Governor candidates make pitch to local Republicans

Mar. 6—CHESTERFIELD — Four of the six Republicans seeking the party's nomination for governor made their pitch to the party faithful during the annual Lincoln Club Dinner.

Making brief remarks to the 180 people gathered Tuesday at the Millcreek Community Center were Lt. Gov. Suzanne Crouch, Eric Doden, Curtis Hill and Brad Chambers.

U.S. Senator Mike Braun and Jamie Reitenour, the other two candidates, didn't attend the event.

During the event current Madison County Auditor and former member of the county council Rick Gardner was named the Republican of the year.

"I'm running for governor because I care deeply about Indiana," Crouch said. "I'm committed to lead."

She said economic development is important but she is campaigning on a pledge to eliminate the state's income tax.

"This is an opportunity to put thousands of dollars back into the hands of Hoosiers," Crouch said. "It won't be easy, but it can be phased in over a number of years."

She said the state's income tax is already declining by action of the Indiana General Assembly.

"I want to eliminate government growth and wasteful spending," Crouch said.

Chambers, who is a former Indiana secretary of commerce, is campaigning on economic growth and to address the rising property tax costs.

"We need a governor that believes Indiana can do better," he said. "The American dream starts with hard work."

Chambers said when he took over as secretary of commerce, he wondered why Indiana's average wage and industrial growth was below the national average.

"We brought in new businesses that invested millions of dollars in Indiana and provided workers with a good wage," he said. "You have to play to win and not to lose in a global economy."

Chambers said the governor's No. 1 job is to grow the economy to be able to invest in public safety and quality of life programs.

He said people across Indiana are frustrated with property taxes that are out of control.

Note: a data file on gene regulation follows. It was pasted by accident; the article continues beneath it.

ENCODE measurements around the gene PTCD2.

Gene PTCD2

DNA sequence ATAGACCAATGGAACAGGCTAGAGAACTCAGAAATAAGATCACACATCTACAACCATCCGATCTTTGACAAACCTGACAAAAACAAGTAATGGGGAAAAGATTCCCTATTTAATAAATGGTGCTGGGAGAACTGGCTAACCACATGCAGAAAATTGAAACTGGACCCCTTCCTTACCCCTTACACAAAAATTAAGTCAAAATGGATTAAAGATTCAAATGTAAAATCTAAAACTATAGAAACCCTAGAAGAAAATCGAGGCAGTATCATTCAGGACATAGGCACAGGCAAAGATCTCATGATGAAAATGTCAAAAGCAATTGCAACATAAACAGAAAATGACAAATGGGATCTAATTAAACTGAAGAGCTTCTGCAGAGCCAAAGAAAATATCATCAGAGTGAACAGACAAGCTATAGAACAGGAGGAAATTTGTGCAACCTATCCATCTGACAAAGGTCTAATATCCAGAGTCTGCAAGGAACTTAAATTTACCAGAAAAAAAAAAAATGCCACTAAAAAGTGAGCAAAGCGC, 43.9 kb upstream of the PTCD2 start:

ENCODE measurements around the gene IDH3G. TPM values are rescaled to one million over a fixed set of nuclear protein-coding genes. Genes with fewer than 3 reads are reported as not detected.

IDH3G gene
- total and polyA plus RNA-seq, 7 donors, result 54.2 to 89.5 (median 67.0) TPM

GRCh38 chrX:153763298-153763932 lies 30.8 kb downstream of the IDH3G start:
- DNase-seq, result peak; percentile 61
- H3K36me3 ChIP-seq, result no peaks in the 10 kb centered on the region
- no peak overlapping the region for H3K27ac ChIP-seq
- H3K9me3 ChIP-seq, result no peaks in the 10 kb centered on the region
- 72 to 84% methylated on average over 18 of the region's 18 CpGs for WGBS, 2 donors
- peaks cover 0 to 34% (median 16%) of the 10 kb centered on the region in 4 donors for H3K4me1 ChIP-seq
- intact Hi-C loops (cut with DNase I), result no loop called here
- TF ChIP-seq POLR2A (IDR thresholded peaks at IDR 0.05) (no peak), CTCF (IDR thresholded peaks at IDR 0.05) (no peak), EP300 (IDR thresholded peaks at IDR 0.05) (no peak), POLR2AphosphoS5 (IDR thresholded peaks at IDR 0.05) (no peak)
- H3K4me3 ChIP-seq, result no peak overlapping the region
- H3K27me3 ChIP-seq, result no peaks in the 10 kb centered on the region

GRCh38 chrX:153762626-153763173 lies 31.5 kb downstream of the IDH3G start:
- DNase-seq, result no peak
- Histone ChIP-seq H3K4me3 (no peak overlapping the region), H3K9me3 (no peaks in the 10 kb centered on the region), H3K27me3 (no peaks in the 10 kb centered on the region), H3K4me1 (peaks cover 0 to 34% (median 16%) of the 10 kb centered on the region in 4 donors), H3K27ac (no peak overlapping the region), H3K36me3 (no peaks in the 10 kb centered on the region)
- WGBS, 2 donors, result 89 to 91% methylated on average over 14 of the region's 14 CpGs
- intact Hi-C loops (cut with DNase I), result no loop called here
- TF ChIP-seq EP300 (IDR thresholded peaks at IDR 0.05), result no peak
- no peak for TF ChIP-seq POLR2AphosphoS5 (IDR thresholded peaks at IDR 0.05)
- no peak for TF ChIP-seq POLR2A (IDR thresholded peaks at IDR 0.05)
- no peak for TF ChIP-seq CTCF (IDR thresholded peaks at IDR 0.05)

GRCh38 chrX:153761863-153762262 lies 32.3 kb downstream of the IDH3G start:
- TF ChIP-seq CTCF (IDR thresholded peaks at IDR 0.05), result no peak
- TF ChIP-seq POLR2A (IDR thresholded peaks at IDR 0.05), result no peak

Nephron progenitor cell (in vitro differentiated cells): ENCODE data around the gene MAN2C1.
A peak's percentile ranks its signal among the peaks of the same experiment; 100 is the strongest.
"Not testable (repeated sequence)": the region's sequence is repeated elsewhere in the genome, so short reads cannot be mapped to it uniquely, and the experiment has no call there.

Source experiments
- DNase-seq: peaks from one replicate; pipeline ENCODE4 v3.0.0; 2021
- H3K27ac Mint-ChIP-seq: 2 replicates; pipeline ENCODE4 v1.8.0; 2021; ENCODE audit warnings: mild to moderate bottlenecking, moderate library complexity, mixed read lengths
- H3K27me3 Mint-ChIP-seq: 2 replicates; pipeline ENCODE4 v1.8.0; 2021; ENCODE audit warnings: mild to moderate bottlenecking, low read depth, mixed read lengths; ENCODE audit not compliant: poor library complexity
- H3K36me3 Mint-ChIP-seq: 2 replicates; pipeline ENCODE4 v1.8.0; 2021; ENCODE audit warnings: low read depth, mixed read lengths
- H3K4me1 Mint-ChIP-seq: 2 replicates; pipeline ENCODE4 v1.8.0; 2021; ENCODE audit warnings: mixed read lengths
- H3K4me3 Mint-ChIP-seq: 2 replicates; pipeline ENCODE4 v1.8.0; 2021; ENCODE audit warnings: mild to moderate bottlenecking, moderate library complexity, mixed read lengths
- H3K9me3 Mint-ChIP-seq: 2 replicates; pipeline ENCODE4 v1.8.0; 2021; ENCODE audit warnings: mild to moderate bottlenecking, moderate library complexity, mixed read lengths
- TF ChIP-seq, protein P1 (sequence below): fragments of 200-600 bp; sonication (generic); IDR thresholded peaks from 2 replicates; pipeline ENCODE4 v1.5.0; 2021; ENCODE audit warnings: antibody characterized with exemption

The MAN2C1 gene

"Government can be smaller," Chambers said. "We need transparency in the assessment process."

Running for governor is not a career change, he said, but a service job for him.

"I want to run government like a business," Chambers said.

Doden said he wants to put his faith to work and that without a mission people perish.

"There are 2 1/2 million people living in small towns," he said. "We have never had an economic development plan for small towns."

Doden noted an effort made to revitalize Van Wert, Ohio, in recent years through private development.

"This is what we want Indiana cities and towns to experience, the ability to grow and expand," he said.

Doden is also promoting a program to help cover the expenses for families that adopt children and for their long term care.

"I want to see zero cost adoption," he said.

Hill served one term as Indiana attorney general and said elections are about leaders that display courage.

"Hoosiers are hungry for proven conservative leadership," he said.

Hill said many times people who are elected to office don't follow through with their promises to voters.

"Government has failed us," he said. "We need leaders in the state and Washington to display strong leadership and push back on programs that aren't working."

Hill said as attorney general he was able to defeat Gov Eric Holcomb's mask mandate during the COVID-19 pandemic and pledged to stop the Indiana Bureau of Motor Vehicles from selling private information of citizens.

"It's getting back to the basics," he said of the May 7 primary election. "Is this person going to do the job?"

Follow Ken de la Bastide on Twitter @KendelaBastide, or call 765-640-4863.